The Legislature of Nebraska have unanimously nominated Mr. Lincoln for President and Andrew Johnson for Vice President. Nine tenths of the men in Grant’s army are in favor of the re-election of Mr. Lincoln.
Fugitive Slave Bill.
Senator Sumner presented last week a bill to the Senate recommending the repeal of all legislation in regard to the return of fugitive slaves, accompanied by an able report in which it is claimed that the constitutional compact does not require the free states to return escaped slaves to their masters. The report takes the ground that, granting the validity of the clause in the constitution which the acts of 1773 and 1850 pretend to interpret, Congress does not profess the right to legislate for the return of slaves. It also avers the unconstitutionality of the fugitive slave acts by their denial of the rights of trial by jury, and the grant of judicial powers by them to commissioners who are not judges. The arguments of the report are based upon principles sustained by precedents of the highest legal authority. The copperheads may assert that it is unconstitutional to repeal these acts. It may be added, that if the matter was constitutionally voted in 1850, it can with equal justice be acted on in 1864; that if Congress had the right to adopt them, it must also have the right to repeal them. The fugitive slave law has practically been dead for years, but its skeleton has been exposed to public view. Its defenders have disappeared from our congressional halls, and the task of giving it a burial devolves upon the man who has so long and earnestly fought against it.
Military.—Capt. John Broatch of the 14th Conn., now home on recruiting service, was the recipient this week, of a sword, sash, belt and shoulder straps, presented by some of our citizens. The note accompanying the presents was written by Hon. Ebenezer Jackson.
Our Quota.—Forty-nine men were received at the office of the Provost Marshal in New Haven last week, and credited to the quota of this town. About thirty more are required.
Moodus.—The ladies of Moodus connected with the Soldiers Aid Society, will give a sociable on Wednesday evening, the 9th inst., at Machimoodus Hall. Among the novelties will be the representation of an “old fashioned kitchen.” Tickets 25 cents, refreshments included.
National Bank.—A few citizens were invited to the office of Messrs. W. & B. Douglas Thursday evening last, to adopt measures to establish a National Bank in this city. Documents on the subject from Washington were examined, when it was voted to open a subscription for the above purpose with a capital of $100,000. The gentlemen present gave it a start by affixing to their names a sum amounting in the aggregate to about $30,000. On Saturday following the full amount was taken and a meeting held on Monday evening for organization.
Identified.—The body which we mentioned last week, as having been found in the river, has been identified as that of Samuel Chalker, of Westbrook. He had been summoned here as a witness on a case in court, in December, since which time nothing has been heard of him. The body was taken to Westbrook on Wednesday, by his son.
Police Court.—The following cases were tried before Justice Clark, on Saturday, the 5th inst. Abraham Crosley, Ruth Crosley and Patrick Ross, for resisting Sheriff Camp while in the performance of his duty, found guilty and fined with costs, amounting to $25, 54, which they paid up. On Monday, before the same, State vs Alexander Leroy—drunkenness; fined $1 and costs; for want of funds, sent to workhouse.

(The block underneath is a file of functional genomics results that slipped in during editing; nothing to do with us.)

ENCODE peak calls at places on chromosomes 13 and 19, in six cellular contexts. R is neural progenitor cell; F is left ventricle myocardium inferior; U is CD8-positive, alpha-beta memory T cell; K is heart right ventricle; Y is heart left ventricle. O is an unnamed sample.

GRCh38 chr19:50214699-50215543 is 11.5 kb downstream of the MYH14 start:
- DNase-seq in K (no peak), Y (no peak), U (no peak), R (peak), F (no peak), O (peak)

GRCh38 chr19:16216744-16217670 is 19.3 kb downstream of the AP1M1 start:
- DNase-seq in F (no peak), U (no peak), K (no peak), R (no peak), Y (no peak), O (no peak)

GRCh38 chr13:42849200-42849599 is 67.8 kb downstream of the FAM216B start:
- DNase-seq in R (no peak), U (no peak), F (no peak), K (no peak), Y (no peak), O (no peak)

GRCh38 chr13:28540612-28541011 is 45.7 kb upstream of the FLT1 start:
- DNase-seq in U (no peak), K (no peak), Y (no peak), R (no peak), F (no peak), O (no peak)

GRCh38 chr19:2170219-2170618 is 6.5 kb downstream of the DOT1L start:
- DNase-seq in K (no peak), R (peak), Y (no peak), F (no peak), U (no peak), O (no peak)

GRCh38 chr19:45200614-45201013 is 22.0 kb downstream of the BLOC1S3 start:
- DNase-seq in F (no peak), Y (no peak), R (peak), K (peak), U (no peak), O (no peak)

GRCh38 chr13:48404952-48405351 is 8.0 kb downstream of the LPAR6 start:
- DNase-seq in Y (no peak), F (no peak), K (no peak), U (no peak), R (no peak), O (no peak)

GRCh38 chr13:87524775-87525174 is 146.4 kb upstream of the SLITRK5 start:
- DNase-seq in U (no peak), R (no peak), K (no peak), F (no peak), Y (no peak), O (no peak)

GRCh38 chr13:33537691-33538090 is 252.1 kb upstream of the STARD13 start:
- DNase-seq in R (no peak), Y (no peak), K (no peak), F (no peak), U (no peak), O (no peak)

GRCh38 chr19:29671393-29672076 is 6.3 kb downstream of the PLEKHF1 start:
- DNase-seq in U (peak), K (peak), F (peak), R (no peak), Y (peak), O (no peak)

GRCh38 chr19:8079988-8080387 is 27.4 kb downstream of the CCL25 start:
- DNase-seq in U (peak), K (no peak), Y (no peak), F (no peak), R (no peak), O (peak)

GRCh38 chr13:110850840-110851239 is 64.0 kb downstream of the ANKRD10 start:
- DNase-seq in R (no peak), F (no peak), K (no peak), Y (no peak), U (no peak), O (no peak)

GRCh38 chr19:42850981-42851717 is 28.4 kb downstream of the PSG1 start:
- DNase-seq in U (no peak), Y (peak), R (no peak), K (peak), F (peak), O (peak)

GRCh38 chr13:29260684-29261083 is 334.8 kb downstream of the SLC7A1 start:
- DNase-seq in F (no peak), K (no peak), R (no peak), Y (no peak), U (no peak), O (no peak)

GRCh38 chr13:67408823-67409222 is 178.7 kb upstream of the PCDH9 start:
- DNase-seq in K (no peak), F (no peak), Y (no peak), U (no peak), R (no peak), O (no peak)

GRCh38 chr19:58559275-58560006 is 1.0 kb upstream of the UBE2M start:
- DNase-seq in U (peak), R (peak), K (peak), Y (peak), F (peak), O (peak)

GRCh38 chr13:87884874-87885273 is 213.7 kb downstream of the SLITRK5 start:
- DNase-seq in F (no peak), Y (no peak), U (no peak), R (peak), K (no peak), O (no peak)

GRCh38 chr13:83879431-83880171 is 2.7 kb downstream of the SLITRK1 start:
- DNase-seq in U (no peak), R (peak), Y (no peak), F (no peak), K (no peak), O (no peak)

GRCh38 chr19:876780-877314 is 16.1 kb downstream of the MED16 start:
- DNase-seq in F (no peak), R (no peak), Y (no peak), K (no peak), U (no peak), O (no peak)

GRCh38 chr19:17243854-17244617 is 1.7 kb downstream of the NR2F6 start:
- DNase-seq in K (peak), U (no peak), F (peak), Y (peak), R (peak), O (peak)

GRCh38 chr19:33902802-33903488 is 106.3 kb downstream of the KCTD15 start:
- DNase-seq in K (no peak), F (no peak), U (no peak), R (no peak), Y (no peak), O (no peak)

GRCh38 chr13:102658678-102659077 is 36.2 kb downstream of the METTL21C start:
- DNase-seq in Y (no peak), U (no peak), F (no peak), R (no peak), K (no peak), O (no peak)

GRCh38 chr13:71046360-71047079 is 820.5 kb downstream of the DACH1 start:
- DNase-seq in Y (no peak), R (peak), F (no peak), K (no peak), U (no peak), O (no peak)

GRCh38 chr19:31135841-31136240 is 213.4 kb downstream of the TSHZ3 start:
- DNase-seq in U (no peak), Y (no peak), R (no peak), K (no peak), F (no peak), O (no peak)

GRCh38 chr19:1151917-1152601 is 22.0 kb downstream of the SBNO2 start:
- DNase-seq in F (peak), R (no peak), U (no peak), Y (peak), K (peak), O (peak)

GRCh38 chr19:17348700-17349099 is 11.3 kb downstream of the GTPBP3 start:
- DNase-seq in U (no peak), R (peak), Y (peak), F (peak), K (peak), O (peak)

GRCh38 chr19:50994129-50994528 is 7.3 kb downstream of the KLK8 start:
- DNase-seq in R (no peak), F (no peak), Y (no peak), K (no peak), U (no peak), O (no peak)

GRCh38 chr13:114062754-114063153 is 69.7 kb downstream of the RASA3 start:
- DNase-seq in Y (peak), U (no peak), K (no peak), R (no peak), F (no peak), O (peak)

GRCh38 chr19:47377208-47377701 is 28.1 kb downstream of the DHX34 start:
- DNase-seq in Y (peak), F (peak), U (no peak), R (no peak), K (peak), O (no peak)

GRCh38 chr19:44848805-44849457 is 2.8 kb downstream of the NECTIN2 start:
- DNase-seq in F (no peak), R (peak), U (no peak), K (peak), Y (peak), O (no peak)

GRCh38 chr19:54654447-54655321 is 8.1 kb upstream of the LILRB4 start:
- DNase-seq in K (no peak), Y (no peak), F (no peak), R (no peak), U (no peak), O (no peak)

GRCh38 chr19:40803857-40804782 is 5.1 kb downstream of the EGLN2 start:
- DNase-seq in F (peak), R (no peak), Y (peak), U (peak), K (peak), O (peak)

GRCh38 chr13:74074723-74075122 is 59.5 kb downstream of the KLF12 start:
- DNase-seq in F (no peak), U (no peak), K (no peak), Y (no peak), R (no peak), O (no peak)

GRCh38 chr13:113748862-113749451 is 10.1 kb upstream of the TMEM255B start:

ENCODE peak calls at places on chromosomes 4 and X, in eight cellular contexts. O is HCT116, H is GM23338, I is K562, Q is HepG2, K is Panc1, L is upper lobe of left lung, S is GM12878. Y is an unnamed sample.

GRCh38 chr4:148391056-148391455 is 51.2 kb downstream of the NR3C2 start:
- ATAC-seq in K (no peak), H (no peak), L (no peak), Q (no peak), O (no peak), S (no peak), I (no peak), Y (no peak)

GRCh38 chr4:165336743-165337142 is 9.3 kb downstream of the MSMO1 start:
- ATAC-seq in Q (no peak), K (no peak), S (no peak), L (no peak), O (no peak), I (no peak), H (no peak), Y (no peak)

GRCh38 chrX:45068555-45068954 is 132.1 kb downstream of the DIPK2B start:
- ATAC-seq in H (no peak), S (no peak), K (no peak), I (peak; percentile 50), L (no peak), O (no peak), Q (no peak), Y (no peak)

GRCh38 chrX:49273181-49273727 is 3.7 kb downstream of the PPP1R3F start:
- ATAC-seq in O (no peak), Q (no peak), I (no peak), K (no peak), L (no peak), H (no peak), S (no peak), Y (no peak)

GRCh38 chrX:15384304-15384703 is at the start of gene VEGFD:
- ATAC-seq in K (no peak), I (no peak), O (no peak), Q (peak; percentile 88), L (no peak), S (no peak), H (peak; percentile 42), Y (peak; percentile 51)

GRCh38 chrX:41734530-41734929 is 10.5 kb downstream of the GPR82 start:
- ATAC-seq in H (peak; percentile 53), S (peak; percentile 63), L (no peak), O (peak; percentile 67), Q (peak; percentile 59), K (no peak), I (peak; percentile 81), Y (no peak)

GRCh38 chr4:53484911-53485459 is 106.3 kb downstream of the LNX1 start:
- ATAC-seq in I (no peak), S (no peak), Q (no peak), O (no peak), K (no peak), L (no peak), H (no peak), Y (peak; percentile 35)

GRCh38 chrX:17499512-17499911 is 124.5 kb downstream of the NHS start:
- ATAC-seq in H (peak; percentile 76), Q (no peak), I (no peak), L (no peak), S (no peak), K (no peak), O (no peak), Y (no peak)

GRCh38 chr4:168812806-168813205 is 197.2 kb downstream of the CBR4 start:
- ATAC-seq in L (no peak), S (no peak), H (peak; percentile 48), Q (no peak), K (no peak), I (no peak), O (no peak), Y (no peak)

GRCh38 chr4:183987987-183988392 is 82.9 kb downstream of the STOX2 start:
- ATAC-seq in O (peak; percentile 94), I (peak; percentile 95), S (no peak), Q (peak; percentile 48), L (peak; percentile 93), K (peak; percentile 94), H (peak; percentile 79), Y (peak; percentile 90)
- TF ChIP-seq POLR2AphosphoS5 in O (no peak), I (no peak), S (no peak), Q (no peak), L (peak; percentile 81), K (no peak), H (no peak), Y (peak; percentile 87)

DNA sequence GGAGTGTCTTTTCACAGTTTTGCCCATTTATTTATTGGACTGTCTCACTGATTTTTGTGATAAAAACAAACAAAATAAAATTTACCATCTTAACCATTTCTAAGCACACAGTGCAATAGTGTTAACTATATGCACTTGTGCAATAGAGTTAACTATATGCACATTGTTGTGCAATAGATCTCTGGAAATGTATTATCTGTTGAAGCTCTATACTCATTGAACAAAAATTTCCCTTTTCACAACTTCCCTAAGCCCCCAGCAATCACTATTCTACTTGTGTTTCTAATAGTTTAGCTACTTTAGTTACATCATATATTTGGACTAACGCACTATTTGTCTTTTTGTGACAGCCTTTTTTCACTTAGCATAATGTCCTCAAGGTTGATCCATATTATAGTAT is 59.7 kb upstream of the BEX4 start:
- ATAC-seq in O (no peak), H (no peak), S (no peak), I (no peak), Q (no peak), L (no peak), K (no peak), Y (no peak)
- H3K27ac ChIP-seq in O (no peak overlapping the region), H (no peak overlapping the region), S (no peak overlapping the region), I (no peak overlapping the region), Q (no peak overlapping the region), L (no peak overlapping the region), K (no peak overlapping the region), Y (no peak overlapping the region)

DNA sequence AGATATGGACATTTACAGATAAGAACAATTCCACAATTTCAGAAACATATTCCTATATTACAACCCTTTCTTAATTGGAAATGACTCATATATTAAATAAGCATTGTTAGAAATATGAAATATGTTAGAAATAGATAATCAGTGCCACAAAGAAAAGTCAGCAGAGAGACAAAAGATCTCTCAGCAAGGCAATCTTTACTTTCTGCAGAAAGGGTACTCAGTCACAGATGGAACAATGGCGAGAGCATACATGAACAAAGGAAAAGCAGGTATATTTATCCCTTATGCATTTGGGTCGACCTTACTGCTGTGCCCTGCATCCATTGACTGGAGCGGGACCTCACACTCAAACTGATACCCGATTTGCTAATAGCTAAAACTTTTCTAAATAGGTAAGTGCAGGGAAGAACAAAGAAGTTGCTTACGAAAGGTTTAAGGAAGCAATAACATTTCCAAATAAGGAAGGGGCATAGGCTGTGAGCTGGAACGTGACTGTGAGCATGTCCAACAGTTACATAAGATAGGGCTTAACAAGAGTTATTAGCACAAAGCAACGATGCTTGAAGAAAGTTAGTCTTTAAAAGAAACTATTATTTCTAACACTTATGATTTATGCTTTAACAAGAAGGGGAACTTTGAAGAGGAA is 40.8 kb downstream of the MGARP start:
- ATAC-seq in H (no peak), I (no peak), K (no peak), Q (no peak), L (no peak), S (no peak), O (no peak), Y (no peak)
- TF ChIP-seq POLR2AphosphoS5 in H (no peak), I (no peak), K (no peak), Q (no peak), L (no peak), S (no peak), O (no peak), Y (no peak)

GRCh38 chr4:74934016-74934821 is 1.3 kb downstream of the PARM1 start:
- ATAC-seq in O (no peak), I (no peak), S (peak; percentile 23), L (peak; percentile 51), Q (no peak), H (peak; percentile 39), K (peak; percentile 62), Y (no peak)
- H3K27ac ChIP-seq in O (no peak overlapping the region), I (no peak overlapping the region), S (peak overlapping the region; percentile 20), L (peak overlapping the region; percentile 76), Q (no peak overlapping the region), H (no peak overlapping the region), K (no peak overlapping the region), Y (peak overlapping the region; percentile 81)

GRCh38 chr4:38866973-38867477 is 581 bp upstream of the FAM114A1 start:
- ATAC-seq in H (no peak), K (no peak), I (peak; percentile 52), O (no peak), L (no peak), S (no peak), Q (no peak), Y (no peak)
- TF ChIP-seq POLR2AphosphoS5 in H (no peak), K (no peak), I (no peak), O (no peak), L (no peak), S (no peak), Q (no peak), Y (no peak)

Gilmore’s Band.—Remember the concert this (Tuesday) evening, by Gilmore’s Band of Boston, under the auspices of the Junior Class of Wesleyan University. It will be one of the best with which our citizens have been favored this season.
Masquerade Ball.—The masquerade ball, given under the auspices of the E. O. E. R. W. R. Club, will take place on Friday evening.—Count Fulloffunsir, Prince Sorotogosoquick and other foreign gentlemen act as floor managers. The music will be by Colt’s band, A. J. Spencer prompter. Tickets $1. Spectators 50 cents. A good time may be expected.
The River is now free from ice from Saybrook up, and navigation will soon commence. The New York boat will leave for Hartford Wednesday afternoon.
From the Sandwich Islands.—We have our Sandwich Island files to January 7. There appears to be considerable dissatisfaction with the new Ministerial appointments.
‘The Ministerial appointments,’ says the Honolulu Advertiser, ‘are made and announced, and surprise, if not indignation, is pictured on every countenance. The people hoped for a liberal, able, and thoroughly Hawaiianized Ministry, instead of which public interests have been set aside and sacrificed, promising a four years’ rule in which partizan strifes, personal animosities, jealousies and hate will be fomented, where peace and amity might have been nurtured to bring forth its fruits.
Warren Goodale, Esq., has tendered his resignation of the office of Collector-General, to take effect whenever a successor may be appointed.
James Hunnewell, Esq., of Boston, has made the generous donation of five thousand dollars toward the endowment of Oahu College.
The election for Representatives passed off on the 6th ultimo without any unusual occurrence.
A new paper, the Kuokoa, of the same size as the Commercial and the Polynesian, appeared on the 2d of January at Hawaii.
Lady Clerks.—In regard to the employment by Secretary Chase of ladies as clerks in the Treasury Department, a correspondent of the Washington Republican says:–While half-crazed enthusiasts are talking about woman’s rights, Governor Chase has shown his desire to introduce the gentler sex into new spheres of usefulness, by appointing ladies as clerks in his department. Excellent clerks they make, too, actually talking less and writing more than some of their gentlemen associates. Some forty years ago, (so the old clerks tell me,) when William H. Crawford was Secretary of the Treasury, and a candidate for the Presidential chair, his amanuensis and confidential clerk was his daughter Caroline, afterwards Mrs. Dudley. She not only wrote his private letters, but, during a year that he was in bad health, signed his name to the many papers requiring his signature. There is said to have been a striking resemblance between Miss Crawford’s handwriting and that of her father, and the clerks in the department could not detect the difference in the signatures. Governor Chase may not be equally fortunate in having a private secretary, but he deserves high honor for giving employment to capable and deserving young ladies at this time, when able-bodied men are needed in the field. Let the Head of other Departments follow his example.